By VennerRoad, 7th Jul 2016
Prison is not working, so how about we try something radically different if ancient, flogging?
Corporal punishment - old and brutal but it works.
The fear of especially violent crime, and the new (manufactured) austerity, are never far from the news, on both sides of the Atlantic. Could flogging those convicted of minor crimes be a better, more successful and even more humane approach to mass incarceration? If that question sounds paradoxical or even silly, consider the following.
In theory, prisons are supposed to provide retribution, deterrence and rehabilitation. By taking dangerous individuals off the streets, they also protect society. Those tiny few who are deemed forever dangerous or need to be locked up for prolonged periods are beyond the scope of this dissertation, but what about common or garden criminals, how do these noble aims play out where they are concerned?
Sadly, the answer is very badly. Locking up criminals with other criminals allows them to share not only their experiences but their anti-social talents. Okay, few if any will form lethal partnerships like Bittaker and Norris, but who would argue with the proposition that prisons are as much breeding grounds for crime as preventers of it?
While some people have problems adapting to prison life, for most inmates their real problems begin when they are released. For those who have family support, things may not be so bad, but for those who haven’t, even a short sentence can be the first step in a downward spiral, what has rightly been called a life sentence on the instalment plan. One real example of this will suffice.
In January 2013, Jamie Robery was given a 9 month sentence at Woolwich Crown Court. He was released a couple of months later - probably having spent some time on remand awaiting trial - and on April 12 he was arrested for the theft of a car radio. It remains to be seen why anyone would want to steal a car radio in this day and age, much less who would fence a stolen one. When shortly Robery appeared at a lower court in Bromley, the local press reported that he had a staggering 29 convictions for 42 offences of theft.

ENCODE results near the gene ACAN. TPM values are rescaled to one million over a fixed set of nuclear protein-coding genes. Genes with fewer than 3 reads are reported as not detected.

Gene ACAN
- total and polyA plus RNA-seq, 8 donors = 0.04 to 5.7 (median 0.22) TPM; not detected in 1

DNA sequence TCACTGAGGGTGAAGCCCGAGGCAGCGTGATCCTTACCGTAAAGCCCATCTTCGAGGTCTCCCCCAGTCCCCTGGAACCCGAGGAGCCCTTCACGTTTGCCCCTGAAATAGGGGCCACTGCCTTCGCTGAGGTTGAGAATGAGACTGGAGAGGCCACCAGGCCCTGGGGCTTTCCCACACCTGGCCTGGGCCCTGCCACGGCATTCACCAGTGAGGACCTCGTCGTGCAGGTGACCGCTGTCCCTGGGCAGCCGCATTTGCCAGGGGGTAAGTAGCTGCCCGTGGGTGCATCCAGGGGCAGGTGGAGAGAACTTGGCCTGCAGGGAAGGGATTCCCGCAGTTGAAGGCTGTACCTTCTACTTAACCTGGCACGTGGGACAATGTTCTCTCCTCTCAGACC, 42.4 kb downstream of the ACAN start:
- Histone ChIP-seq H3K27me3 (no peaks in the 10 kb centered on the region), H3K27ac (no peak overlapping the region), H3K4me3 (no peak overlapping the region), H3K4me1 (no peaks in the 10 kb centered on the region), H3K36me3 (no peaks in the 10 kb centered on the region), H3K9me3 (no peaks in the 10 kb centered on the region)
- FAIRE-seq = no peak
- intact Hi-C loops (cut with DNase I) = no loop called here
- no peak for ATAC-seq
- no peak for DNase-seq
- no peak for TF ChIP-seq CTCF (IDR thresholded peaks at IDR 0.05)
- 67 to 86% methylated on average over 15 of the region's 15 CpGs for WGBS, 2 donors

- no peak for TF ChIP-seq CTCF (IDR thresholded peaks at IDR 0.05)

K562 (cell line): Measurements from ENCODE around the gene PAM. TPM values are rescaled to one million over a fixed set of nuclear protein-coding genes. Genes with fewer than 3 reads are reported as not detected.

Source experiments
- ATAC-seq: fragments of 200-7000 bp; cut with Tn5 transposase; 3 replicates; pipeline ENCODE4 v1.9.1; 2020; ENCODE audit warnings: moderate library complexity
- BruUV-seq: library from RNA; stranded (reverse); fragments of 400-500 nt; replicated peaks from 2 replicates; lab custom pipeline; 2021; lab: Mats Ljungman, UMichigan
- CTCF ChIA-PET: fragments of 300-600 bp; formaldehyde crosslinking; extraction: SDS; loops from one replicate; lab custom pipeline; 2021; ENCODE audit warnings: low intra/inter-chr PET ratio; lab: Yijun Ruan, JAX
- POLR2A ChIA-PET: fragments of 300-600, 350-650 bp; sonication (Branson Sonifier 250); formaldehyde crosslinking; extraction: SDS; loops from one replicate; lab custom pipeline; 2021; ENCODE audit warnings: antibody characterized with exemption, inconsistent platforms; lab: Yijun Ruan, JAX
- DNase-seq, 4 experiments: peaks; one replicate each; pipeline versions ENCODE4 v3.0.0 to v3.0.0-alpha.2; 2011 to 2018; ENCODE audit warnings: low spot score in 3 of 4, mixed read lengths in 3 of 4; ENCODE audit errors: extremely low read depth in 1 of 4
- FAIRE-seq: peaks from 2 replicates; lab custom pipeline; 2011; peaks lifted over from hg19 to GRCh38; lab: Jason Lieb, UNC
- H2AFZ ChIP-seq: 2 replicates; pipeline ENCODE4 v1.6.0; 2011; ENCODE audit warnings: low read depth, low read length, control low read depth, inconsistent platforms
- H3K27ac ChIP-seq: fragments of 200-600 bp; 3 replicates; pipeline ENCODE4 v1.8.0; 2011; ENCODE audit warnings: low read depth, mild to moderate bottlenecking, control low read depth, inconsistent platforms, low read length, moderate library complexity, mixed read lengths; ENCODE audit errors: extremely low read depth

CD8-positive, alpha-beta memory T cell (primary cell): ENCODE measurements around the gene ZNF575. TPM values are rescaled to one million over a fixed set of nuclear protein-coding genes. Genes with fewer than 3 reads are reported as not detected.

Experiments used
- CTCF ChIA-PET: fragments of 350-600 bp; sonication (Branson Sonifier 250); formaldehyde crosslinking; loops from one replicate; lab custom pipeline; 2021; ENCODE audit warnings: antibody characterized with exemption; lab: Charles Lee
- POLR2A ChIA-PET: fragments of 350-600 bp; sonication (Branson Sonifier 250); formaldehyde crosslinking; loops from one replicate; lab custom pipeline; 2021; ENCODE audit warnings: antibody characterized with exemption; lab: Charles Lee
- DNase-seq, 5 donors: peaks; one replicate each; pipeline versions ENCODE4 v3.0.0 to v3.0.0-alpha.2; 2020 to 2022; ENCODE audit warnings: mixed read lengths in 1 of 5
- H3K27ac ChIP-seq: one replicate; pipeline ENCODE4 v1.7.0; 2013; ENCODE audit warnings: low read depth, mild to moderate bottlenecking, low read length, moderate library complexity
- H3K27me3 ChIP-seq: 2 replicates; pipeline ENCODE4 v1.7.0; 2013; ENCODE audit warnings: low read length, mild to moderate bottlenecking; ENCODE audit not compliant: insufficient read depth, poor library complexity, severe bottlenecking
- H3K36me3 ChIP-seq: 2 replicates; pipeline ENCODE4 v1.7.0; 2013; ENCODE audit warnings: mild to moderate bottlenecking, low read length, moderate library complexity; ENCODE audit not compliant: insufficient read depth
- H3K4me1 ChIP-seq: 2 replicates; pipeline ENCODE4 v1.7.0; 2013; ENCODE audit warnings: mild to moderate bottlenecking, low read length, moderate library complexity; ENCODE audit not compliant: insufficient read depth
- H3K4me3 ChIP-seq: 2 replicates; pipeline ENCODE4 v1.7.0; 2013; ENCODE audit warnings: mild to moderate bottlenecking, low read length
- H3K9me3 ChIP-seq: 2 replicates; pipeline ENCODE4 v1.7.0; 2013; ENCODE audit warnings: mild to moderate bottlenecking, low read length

No information is available re his family circumstances, but it is not uncommon for those who have homes to lose them after serving even short sentences. Under the current system, men like Robery are condemned to a living death unless they get lucky in one of their criminal enterprises, which will of course come of necessity at the expense of someone else. Added to the general unemployability of the criminal element is stigmatisation, which if it applies to thieves applies in spades to even minor sex offenders. Which brings us to Brock Turner in the US and Adam Johnson in the UK.
It remains to be seen if Turner can be considered a minor sex offender, even if Janice Fiamengo seems to think he is more unlucky than evil. Certainly his unduly lenient sentence and the tactless appeals of his father who portrayed him as a victim have done much to arouse public anger, in spite of the contrived indignation of the usual suspects. In the UK, Johnson was given a 6 year sentence, which on the face of it seems harsh considering he could have waited probably another six months and had full sex with his victim legally instead of simply grooming her, but after the recent grooming gang scandals, the judge decided rightly to send a message that underage girls are off limits, whoever you are. Having said that, are either of these men really a danger to girls or women? More to the point, will prison teach them anything? Turner will not be behind bars long enough for us to find out, but Johnson will likely be a target for other inmates, both as a sex offender and as a fallen celebrity. The bottom line is that prison is not likely to teach him or others like him anything. On the other hand, flogging...
Under Sharia, corporal punishment is applied in certain circumstances. Malaysia uses caning, which can be brutal. Although judicial corporal punishment was abolished in the UK in 1948, the last ever prison flogging was carried out as late as 1962, and the Isle of Man retained the birch until 1976. As will be seen from this short video, it was popular with the locals, and was believed to be responsible for keeping down the violent crime rate.
Of course, there are the usual bleeding heart arguments about corporal punishment being inhumane, etc, but is it more humane to lock a man in a cell for perhaps 23 hours a day for months or years on end where he may go stir crazy, and will certainly be poorly adapted for reintegration into society? Some form of corporal punishment would surely be preferable for younger vandals, thieves, anti-socials and minor sexual offenders. People can become used to prison - institutionalised - but physical pain is always a different matter.
Finally, let us not forget the austerity angle; the prison system is expensive to run, so flogging even ten thousand thieves, vandals and sex offenders a year would not only save significant sums but would free up money to use for effective community-based rehabilitation programmes.
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